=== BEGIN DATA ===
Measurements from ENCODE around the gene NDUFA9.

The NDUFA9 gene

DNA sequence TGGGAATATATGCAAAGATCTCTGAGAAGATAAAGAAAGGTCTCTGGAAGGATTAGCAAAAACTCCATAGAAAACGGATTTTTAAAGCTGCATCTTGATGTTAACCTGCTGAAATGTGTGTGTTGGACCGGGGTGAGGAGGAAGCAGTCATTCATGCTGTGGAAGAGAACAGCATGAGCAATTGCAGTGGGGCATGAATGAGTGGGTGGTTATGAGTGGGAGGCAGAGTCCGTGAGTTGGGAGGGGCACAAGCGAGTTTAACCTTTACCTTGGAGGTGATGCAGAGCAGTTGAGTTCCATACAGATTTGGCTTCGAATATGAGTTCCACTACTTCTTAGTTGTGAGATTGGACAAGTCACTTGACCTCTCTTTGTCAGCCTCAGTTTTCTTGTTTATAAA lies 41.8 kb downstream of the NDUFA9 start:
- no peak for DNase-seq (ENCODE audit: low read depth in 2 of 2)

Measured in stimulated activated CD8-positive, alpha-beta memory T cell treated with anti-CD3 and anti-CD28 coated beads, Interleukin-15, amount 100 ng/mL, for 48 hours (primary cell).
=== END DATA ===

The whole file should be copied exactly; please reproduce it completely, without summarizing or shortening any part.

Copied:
Measurements from ENCODE around the gene NDUFA9.

The NDUFA9 gene

DNA sequence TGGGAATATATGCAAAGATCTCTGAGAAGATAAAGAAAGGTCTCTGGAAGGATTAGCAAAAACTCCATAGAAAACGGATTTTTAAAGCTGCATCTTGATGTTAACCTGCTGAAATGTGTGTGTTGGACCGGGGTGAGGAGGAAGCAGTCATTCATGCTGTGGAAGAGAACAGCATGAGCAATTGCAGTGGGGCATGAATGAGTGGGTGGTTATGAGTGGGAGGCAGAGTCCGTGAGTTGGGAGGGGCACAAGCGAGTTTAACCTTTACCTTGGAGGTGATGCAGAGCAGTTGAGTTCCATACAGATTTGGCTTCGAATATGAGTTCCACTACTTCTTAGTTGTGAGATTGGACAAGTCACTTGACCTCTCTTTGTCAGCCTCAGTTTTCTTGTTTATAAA lies 41.8 kb downstream of the NDUFA9 start:
- no peak for DNase-seq (ENCODE audit: low read depth in 2 of 2)

Measured in stimulated activated CD8-positive, alpha-beta memory T cell treated with anti-CD3 and anti-CD28 coated beads, Interleukin-15, amount 100 ng/mL, for 48 hours (primary cell).